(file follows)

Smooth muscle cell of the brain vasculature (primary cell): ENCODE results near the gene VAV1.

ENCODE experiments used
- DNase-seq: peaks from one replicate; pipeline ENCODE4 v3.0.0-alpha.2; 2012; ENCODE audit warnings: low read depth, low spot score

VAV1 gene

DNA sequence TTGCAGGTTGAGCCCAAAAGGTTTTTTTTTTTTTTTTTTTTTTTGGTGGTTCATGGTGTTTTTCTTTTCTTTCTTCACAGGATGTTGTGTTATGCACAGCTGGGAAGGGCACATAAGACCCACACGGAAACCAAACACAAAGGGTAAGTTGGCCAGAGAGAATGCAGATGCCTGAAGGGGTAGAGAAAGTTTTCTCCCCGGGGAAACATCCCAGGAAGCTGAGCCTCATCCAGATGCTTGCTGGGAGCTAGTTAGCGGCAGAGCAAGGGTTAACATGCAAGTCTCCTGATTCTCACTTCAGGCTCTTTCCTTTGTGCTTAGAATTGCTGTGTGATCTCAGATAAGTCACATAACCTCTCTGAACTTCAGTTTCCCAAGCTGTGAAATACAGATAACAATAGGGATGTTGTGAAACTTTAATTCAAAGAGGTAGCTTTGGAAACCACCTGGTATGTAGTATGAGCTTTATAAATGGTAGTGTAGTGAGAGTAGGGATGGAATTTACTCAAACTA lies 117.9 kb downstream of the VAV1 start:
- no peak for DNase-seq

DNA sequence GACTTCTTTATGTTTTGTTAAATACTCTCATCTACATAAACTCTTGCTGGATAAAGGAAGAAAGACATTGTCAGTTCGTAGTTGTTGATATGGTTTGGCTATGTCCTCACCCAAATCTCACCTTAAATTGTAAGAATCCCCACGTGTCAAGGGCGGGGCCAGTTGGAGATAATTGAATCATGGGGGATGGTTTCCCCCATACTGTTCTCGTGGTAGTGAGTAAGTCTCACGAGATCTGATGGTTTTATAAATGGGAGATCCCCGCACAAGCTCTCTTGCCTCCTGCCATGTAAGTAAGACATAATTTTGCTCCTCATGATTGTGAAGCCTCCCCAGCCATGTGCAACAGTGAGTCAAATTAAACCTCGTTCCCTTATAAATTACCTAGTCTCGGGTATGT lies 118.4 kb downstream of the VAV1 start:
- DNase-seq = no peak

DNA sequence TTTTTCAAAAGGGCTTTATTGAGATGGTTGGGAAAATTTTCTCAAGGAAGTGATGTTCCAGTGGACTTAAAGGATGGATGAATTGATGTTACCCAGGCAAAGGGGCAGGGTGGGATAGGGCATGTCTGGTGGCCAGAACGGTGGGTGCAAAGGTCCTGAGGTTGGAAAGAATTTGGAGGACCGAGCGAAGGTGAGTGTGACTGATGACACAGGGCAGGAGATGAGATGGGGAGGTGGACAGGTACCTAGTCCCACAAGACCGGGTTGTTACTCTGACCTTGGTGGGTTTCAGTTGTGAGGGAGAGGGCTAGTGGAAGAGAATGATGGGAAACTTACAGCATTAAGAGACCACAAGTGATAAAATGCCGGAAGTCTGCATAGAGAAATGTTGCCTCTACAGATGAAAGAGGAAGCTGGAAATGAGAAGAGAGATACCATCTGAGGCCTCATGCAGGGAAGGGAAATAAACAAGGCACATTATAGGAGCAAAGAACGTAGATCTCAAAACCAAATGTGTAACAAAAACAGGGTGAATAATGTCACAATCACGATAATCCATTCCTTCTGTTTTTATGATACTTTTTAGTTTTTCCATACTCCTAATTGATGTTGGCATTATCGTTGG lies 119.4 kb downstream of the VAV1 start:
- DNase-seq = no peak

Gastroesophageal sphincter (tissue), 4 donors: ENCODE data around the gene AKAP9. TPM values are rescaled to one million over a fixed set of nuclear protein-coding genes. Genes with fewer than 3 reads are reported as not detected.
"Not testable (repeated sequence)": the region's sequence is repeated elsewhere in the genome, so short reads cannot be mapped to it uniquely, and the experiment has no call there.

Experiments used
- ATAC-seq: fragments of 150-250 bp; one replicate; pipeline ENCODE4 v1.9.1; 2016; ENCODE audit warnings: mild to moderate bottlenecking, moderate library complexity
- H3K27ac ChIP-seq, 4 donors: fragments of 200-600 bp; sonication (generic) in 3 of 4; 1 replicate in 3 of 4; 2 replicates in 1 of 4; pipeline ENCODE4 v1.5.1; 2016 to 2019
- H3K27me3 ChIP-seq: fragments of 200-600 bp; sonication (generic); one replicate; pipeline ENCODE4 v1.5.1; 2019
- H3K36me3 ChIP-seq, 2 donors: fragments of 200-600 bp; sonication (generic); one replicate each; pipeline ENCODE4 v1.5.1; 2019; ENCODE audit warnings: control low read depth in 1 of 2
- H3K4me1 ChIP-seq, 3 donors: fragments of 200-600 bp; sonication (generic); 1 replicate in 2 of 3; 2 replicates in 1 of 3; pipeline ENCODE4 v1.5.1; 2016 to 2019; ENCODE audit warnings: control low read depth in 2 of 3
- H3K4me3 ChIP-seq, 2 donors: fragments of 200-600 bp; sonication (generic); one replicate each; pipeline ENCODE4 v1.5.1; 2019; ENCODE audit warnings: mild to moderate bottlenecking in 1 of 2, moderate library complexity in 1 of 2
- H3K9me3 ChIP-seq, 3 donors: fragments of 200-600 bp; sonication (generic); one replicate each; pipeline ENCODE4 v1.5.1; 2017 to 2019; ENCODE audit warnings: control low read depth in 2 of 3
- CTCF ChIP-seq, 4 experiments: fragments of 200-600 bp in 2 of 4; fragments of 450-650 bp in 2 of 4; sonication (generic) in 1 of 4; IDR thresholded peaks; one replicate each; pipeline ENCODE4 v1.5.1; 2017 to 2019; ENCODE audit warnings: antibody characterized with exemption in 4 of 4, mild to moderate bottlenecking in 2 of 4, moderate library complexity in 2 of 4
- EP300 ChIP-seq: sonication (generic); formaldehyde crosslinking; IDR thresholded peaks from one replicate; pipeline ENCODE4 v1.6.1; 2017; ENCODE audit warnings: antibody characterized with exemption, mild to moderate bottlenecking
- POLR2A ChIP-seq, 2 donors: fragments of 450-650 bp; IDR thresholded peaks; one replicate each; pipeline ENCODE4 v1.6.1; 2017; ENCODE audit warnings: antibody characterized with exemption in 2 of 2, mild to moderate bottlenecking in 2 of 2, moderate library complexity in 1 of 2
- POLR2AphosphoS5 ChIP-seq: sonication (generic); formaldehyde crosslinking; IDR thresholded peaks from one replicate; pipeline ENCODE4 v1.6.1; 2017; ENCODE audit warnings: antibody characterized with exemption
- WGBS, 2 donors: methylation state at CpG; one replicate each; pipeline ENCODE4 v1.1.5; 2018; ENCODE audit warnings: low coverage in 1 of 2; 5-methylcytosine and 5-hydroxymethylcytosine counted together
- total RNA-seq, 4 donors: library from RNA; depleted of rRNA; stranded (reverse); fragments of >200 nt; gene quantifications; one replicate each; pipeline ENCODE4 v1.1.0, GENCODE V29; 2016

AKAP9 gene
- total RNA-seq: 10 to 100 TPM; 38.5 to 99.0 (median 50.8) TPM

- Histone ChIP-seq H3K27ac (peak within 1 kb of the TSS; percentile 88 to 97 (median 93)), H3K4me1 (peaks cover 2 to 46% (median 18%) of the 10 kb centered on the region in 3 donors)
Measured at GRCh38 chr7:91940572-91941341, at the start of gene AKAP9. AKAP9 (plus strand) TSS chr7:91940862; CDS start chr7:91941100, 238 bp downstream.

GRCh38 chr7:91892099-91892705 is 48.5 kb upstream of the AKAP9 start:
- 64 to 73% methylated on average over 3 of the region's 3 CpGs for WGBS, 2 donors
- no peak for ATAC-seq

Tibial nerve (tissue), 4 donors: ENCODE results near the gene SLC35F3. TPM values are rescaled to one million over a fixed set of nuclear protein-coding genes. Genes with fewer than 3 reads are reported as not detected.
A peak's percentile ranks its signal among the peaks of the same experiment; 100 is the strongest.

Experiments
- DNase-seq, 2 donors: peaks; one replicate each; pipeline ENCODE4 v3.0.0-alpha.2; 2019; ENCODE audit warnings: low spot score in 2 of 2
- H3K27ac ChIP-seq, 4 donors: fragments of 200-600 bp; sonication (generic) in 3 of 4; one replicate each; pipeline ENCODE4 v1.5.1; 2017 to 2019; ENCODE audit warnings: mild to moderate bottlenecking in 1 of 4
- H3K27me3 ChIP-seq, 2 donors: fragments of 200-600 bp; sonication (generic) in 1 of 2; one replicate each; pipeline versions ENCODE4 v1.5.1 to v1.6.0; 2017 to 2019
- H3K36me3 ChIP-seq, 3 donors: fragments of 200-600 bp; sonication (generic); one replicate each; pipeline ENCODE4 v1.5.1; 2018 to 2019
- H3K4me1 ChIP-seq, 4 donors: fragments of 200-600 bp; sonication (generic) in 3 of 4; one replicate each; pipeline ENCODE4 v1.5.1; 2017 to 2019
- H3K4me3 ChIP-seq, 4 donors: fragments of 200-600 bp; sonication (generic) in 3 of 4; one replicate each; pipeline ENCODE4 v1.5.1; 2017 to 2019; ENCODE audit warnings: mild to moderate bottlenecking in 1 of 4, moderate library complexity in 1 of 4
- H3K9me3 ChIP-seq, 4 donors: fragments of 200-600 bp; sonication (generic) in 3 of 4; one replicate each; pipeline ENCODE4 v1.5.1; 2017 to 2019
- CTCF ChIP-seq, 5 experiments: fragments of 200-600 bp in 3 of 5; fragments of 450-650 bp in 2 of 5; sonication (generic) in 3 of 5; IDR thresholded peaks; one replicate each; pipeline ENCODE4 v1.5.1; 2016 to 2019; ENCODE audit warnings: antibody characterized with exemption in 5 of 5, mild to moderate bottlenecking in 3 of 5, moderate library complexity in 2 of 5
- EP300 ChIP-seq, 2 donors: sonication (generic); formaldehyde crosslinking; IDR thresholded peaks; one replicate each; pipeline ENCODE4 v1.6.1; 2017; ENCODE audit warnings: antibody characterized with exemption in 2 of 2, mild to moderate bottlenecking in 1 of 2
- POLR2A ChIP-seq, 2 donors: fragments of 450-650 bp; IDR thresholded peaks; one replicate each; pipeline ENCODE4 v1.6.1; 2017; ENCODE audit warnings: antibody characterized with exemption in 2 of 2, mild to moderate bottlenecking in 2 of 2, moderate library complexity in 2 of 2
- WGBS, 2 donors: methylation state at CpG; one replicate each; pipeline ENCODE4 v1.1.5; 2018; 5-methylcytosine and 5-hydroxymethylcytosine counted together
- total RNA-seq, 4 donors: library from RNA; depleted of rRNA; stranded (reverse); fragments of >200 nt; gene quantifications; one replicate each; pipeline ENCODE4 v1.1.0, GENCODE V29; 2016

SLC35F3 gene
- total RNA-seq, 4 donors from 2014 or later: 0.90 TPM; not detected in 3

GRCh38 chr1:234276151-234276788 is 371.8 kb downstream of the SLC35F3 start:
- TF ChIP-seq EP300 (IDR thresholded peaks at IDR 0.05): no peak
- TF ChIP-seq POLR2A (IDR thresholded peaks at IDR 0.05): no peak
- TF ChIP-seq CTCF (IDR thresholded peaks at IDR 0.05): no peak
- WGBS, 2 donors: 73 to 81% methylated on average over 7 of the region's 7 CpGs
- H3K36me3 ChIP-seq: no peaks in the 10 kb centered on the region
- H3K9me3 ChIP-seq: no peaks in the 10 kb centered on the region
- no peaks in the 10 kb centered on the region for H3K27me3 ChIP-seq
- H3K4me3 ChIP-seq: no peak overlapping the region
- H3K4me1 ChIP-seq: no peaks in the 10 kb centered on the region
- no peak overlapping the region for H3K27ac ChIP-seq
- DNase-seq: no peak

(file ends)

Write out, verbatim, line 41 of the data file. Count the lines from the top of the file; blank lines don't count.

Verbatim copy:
- H3K4me1 ChIP-seq, 4 donors: fragments of 200-600 bp; sonication (generic) in 3 of 4; one replicate each; pipeline ENCODE4 v1.5.1; 2017 to 2019